With ANZAC day approaching, this is my very healthy ANZAC biscuit recipe – simple, full of nutrition and a perfect nut free lunch box filler. The nourishing whole grains improve nutrient values and the seeds pack in protein, minerals, and good fats. Cinnamon is wonderful for stabilising blood sugars as well as adding a lovely flavour. Also, check out my gluten, grain and dairy-free version, it’s just as good.
I recommend that you taste the uncooked batter to see if you think it is sweet enough before baking. If not, add the extra rapadura or brown sugar, dried fruit or even cacao nibs. Remember you want to keep the sugar content as low as possible, but you also want your kids to like them enough to enjoy eating these delicious, nourishing treats.
Take a look at the variations (below the main recipe) for suggestions to alter the recipe to suit many specific dietary requirements.
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A delicious, quick and super nourishing take on the classic. This is one of the most popular sweet treats here at Well Nourished!
- 100 grams butter
- 85 grams (¼ cup) rice syrup or raw honey
- 1 teaspoon bicarbonate of soda
- 30 grams (¼ cup) rapadura or brown sugar (this is optional if you need extra sweetness)
- 60 grams (½ cup) wholemeal wheat or wholemeal spelt flour
- 50 grams (½ cup) desiccated coconut
- 115 grams (1 ¼ cup) rolled oats (see gluten-free below)
- 70 grams (½ cup) ground mixed seeds (such as sunflower seeds, flax seeds and pepitas) or use LSA (using LSA means it is no longer nut free) or almond meal
- 30 grams (¼ cup) sesame seeds
- 1 teaspoon cinnamon powder, ground
- 1 - 2 tablespoons of dried fruit or cacao nibs
- 1 level teaspoon of dulse flakes
- 1-2 teaspoons of ginger powder, ground
- Preheat the oven to 180℃ and line a large biscuit tray with baking paper.
In a large pot, gently heat the butter and honey or rice syrup until melted. Remove from the heat. Add the bicarbonate of soda and mix very well.
Add the rest of the ingredients to the pot, and mix until well combined. The mixture should feel wet and sticky but presses together.
With wet hands roll the mixture into approximately golf sized balls and place well apart (they do spread) on a large biscuit tray. Flatten very slightly with the back of a wet fork and bake until golden (approximately 10-20 minutes).
The longer they are baked the crispier they become. So if you like a slightly chewy biscuit remove just as they start to brown. For a crunchy biscuit, leave a little longer. I also find the gluten-free version cooks quicker still.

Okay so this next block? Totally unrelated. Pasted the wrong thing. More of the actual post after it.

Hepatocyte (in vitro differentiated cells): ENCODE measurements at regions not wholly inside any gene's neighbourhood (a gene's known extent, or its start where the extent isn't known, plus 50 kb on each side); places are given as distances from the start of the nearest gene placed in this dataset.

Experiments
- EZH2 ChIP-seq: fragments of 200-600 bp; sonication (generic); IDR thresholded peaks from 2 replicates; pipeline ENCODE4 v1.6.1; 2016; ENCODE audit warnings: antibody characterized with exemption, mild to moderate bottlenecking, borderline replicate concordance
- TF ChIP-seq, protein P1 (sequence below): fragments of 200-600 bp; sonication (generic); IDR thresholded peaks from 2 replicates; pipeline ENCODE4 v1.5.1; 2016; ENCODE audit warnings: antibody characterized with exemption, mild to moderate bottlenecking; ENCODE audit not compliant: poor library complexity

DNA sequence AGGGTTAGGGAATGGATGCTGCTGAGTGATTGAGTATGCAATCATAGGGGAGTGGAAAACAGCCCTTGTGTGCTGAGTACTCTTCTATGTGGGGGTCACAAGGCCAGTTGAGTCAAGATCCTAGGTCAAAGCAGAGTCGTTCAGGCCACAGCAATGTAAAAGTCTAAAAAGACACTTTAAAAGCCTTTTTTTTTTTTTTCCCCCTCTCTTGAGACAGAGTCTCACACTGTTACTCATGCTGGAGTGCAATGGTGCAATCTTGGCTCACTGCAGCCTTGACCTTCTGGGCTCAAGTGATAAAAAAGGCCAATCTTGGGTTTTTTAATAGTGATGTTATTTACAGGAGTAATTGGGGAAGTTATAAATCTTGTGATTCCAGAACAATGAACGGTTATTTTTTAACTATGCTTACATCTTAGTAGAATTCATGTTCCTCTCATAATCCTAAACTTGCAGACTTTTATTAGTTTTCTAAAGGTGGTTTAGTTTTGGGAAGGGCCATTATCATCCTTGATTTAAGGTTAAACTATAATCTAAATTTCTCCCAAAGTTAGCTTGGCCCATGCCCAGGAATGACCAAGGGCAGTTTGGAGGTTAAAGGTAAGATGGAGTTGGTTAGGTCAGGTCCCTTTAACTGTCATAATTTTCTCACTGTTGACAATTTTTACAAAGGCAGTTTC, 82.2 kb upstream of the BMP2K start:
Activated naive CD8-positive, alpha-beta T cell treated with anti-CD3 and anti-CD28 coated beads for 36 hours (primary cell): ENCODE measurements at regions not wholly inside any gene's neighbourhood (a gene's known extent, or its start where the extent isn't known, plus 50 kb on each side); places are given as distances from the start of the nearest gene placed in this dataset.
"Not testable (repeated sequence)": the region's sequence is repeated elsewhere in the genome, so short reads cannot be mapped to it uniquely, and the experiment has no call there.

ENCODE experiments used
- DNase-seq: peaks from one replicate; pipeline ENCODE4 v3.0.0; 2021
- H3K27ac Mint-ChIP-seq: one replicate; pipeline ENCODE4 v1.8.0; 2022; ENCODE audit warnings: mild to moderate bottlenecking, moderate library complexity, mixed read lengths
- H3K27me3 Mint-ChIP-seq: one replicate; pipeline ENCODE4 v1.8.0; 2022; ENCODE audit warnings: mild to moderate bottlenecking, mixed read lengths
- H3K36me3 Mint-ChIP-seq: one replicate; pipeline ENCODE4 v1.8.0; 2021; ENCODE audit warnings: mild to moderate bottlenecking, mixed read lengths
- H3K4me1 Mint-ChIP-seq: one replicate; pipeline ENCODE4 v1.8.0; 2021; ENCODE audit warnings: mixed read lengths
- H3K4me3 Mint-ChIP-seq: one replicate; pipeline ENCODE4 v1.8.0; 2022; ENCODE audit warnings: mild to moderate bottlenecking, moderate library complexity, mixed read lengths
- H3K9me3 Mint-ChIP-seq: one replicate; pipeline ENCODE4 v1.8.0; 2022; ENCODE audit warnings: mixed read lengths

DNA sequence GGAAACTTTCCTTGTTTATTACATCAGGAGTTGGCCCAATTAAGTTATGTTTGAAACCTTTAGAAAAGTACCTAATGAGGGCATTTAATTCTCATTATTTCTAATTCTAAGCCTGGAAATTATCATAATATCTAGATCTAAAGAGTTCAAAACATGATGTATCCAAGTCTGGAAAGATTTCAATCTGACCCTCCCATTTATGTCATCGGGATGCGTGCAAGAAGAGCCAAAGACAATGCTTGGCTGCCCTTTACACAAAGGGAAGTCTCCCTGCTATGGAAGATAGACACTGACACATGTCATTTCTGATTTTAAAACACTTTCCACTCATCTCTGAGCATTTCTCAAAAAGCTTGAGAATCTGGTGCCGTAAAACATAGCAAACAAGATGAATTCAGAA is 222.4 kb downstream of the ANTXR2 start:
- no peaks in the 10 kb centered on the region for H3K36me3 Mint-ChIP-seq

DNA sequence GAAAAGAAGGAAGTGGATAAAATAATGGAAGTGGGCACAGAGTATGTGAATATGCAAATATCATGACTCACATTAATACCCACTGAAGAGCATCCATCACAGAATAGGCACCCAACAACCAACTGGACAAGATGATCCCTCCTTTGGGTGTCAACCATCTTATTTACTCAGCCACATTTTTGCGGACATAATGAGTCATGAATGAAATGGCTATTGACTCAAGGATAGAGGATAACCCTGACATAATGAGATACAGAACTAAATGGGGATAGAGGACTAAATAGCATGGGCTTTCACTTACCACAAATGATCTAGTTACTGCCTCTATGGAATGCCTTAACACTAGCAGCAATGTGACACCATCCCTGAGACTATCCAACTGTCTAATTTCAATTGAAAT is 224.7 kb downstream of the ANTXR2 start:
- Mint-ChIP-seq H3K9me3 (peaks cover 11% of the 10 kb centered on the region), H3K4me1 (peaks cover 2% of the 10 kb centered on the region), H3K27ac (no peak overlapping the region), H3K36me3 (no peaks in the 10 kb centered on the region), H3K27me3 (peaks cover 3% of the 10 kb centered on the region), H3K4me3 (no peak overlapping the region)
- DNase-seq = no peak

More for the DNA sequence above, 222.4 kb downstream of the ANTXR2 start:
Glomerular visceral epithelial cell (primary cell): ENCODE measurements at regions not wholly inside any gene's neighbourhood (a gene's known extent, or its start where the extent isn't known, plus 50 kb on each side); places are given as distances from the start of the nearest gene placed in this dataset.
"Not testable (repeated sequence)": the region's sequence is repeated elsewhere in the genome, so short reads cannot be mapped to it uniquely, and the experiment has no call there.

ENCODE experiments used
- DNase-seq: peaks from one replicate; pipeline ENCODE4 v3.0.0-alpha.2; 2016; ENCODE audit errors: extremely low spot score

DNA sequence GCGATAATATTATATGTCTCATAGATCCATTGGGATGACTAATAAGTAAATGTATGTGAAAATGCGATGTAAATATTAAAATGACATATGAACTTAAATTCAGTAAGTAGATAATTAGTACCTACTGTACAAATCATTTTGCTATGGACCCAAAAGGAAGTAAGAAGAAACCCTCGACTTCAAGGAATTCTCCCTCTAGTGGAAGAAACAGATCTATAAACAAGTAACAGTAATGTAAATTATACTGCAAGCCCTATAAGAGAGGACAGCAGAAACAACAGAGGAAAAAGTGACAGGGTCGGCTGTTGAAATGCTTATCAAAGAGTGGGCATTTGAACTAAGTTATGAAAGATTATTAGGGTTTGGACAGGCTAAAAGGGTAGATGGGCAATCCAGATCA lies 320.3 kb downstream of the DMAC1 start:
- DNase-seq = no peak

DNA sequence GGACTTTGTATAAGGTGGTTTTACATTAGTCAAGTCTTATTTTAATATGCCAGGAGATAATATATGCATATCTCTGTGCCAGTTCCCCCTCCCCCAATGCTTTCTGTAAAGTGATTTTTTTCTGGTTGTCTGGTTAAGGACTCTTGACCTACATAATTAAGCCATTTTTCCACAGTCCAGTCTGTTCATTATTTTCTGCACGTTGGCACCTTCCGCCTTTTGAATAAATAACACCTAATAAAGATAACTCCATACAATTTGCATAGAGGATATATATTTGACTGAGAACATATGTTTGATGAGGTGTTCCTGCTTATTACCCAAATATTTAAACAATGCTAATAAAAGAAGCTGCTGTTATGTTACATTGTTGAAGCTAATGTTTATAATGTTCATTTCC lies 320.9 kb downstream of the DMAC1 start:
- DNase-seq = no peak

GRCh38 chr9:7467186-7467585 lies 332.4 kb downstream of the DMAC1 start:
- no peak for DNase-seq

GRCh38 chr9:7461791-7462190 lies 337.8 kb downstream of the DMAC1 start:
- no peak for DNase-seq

Cool on the tray (they will harden as they cool) then put in an airtight container for up to a week. They may also be frozen in an airtight container or bag.
- First, grind your seeds, 10 seconds, speed 8. Set aside.
- Now melt your butter and syrup/honey, 1 minute, temp. 90, speed 3.
- Add the bicarb and mix 10 seconds, speed 3.
- Add the remaining ingredients and mix approx. 20 seconds, reverse, interval speed until combined.
- Roll and bake as per above method.
Gluten and grain-free
Replace the oats with quinoa flakes and spelt flour with buckwheat or a gluten-free flour (this is a brand I love working with, gluten-free mix and a grain-free mix). You may have to adjust the amounts so that the mixture is sticky and moist but able to be rolled into balls. Just keep adding more quinoa and gluten-free flour until it feels right.
Replace the butter with coconut oil (but they do loose the classic buttery ANZAC flavour).
Choose the dairy-free variation and rice malt syrup as your sweetener.
Choose spelt flour o the grain-free option.
Replace the coconut with more ground seeds.
Replace the sesame seeds with sunflower seeds.
Choose rice malt syrup as your sweetener and omit the rapadura.
When nuts aren't and issue substitute the ground seeds for 70 grams of macadamia nuts - this is my personal favourite (generally during school holidays!)
Chocolate chip Anzacs
If I know I have fussy guests for morning tea, I often press a piece of dark chocolate onto the top of the flattened biscuit dough. This usually gets fuss pots over the line!
I use allot of ground seeds in my baking. One, because my lunchbox treats need to be nut free and secondly because seeds are so amazingly nutritious. For example, pepitas are a rich source of zinc, a mineral that often assists fussy eaters. So instead of supplementing to improve their desire and palate for food, include pepitas where you can. My kids aren't a fan of their flavour so I grind them. If you plan to use them this way, you can grind a small batch of one or a mixture of seeds to keep in the fridge in an airtight glass container (a jar is good).
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I love to receive feedback - post yours in the comments below. Do you have an ANZAC day family tradition?
"I have made your nourishing Anzacs several times now and my grandmother wants me to write out the recipe for her...she's 87 and has been baking for over seven decades, so I think that's a huge compliment!" Rachael, QLD